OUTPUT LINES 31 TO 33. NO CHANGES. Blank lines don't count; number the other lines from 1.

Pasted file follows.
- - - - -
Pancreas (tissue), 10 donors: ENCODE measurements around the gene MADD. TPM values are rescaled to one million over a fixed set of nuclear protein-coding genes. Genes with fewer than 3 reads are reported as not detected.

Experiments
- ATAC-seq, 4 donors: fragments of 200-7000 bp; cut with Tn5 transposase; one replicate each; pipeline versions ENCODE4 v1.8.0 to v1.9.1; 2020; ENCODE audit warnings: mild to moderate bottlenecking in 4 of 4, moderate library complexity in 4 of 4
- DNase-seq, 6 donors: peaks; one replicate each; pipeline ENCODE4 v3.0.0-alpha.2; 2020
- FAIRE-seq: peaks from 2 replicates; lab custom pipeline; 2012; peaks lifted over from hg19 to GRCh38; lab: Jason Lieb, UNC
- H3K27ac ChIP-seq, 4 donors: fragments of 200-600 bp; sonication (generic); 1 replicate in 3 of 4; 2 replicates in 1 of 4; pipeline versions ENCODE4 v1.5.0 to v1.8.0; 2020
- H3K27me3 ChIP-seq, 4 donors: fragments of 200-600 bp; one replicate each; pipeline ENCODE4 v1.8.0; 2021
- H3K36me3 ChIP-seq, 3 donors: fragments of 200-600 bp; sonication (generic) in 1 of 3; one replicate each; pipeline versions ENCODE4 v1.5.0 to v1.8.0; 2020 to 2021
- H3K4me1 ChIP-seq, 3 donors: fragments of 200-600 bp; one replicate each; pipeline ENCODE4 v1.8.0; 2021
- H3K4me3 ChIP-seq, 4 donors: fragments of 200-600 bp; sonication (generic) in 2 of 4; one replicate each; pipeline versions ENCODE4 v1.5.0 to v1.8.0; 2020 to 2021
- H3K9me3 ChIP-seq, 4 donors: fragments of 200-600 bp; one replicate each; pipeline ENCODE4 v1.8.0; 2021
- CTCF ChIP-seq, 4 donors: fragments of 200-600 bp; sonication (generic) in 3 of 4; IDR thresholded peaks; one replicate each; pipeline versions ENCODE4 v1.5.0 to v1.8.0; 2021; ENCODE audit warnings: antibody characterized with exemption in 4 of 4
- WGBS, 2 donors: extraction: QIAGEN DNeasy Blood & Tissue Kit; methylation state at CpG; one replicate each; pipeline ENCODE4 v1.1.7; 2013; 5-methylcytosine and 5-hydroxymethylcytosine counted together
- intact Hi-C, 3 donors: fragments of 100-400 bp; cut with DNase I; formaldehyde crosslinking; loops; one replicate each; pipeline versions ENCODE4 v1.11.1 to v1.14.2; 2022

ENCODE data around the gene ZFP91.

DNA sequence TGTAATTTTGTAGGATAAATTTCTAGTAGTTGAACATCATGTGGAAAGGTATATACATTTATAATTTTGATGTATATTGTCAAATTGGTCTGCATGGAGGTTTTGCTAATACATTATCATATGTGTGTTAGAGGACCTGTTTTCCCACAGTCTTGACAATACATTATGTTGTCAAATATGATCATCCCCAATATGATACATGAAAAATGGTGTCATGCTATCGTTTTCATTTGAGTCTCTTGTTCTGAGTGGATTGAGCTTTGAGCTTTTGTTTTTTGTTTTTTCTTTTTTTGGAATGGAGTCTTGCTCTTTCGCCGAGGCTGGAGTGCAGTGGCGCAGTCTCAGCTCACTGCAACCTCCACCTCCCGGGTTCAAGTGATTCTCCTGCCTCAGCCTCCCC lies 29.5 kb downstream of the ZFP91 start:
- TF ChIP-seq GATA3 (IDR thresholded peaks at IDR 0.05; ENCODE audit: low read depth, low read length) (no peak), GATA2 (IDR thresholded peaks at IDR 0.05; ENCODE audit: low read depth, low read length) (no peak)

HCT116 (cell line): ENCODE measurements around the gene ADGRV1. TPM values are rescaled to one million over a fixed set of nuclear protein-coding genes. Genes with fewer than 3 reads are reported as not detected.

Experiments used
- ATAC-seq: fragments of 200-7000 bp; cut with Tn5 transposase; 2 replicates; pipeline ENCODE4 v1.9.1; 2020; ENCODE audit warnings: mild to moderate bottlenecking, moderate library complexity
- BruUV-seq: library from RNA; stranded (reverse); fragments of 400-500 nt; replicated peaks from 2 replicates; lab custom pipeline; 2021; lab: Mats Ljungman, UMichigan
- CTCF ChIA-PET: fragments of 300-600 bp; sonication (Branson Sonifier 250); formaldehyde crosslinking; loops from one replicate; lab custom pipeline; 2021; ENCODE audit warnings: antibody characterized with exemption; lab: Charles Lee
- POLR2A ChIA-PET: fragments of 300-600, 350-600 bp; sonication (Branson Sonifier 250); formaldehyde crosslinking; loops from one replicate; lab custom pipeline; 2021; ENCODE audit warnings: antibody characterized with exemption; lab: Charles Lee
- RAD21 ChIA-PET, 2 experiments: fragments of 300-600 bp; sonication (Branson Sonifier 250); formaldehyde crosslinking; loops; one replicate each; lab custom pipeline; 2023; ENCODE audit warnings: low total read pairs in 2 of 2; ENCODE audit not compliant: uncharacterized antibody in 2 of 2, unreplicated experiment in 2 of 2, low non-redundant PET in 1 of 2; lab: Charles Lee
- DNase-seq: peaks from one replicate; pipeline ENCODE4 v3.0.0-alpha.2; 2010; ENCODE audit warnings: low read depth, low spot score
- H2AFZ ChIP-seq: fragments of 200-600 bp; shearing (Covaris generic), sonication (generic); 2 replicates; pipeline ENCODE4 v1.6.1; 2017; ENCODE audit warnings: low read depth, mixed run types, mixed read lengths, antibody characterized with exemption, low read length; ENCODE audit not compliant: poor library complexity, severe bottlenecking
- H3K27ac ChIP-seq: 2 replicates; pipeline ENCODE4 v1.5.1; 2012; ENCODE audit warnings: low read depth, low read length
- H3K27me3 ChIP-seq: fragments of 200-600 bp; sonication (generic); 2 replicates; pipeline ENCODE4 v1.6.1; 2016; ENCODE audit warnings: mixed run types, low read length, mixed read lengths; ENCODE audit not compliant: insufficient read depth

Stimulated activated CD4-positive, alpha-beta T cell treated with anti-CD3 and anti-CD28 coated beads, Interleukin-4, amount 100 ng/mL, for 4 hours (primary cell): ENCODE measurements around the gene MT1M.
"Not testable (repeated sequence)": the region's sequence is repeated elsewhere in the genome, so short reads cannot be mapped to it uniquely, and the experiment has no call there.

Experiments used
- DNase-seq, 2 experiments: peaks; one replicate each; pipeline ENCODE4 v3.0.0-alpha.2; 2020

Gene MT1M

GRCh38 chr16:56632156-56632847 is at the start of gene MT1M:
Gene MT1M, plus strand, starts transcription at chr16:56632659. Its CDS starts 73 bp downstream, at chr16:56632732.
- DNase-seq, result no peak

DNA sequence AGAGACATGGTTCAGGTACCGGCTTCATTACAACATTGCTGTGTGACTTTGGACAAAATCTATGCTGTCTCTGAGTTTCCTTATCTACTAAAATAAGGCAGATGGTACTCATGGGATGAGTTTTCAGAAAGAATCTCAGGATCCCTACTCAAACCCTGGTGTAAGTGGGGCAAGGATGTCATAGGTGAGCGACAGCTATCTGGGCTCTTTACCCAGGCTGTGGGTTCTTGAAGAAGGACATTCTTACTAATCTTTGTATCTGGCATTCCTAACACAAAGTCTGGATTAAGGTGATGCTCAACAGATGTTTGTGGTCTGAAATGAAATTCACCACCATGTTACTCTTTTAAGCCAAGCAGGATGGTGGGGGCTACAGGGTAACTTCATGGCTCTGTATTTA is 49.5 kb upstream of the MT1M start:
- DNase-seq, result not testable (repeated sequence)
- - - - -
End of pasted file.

Experiments used
- DNase-seq, 2 experiments: peaks; one replicate each; pipeline ENCODE4 v3.0.0-alpha.2; 2020

Gene MT1M